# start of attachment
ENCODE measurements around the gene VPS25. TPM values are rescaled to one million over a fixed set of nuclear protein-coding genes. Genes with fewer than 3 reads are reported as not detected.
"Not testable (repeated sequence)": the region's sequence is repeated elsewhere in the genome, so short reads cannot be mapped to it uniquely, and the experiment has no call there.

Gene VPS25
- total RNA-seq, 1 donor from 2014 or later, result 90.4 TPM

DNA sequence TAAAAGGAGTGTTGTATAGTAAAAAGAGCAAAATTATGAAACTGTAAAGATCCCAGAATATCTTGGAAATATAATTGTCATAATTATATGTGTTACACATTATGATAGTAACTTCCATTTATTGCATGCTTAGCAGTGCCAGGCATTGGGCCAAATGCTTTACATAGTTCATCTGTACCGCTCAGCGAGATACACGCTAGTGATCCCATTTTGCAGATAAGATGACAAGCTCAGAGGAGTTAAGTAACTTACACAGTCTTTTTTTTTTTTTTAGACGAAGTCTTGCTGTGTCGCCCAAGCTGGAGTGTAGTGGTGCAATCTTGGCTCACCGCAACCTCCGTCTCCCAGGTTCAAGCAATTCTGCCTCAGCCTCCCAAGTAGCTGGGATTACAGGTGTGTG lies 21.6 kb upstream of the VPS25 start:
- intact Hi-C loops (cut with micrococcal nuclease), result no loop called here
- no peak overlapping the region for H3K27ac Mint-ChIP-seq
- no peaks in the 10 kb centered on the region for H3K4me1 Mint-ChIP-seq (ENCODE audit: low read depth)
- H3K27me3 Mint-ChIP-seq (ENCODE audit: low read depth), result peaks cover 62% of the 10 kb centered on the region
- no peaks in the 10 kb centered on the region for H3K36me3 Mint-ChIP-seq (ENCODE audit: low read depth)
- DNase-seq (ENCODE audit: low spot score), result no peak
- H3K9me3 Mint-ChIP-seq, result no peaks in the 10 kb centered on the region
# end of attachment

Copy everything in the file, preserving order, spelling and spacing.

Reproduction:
ENCODE measurements around the gene VPS25. TPM values are rescaled to one million over a fixed set of nuclear protein-coding genes. Genes with fewer than 3 reads are reported as not detected.
"Not testable (repeated sequence)": the region's sequence is repeated elsewhere in the genome, so short reads cannot be mapped to it uniquely, and the experiment has no call there.

Gene VPS25
- total RNA-seq, 1 donor from 2014 or later, result 90.4 TPM

DNA sequence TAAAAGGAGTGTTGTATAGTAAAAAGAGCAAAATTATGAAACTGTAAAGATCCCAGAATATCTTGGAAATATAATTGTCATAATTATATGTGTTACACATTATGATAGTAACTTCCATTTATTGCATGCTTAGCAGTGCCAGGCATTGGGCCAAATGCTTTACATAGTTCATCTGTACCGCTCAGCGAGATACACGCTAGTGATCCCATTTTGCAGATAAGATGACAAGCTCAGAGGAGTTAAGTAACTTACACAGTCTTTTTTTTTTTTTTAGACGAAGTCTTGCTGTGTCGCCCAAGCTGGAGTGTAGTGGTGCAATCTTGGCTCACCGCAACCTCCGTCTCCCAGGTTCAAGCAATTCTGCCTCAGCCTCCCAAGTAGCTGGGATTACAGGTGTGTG lies 21.6 kb upstream of the VPS25 start:
- intact Hi-C loops (cut with micrococcal nuclease), result no loop called here
- no peak overlapping the region for H3K27ac Mint-ChIP-seq
- no peaks in the 10 kb centered on the region for H3K4me1 Mint-ChIP-seq (ENCODE audit: low read depth)
- H3K27me3 Mint-ChIP-seq (ENCODE audit: low read depth), result peaks cover 62% of the 10 kb centered on the region
- no peaks in the 10 kb centered on the region for H3K36me3 Mint-ChIP-seq (ENCODE audit: low read depth)
- DNase-seq (ENCODE audit: low spot score), result no peak
- H3K9me3 Mint-ChIP-seq, result no peaks in the 10 kb centered on the region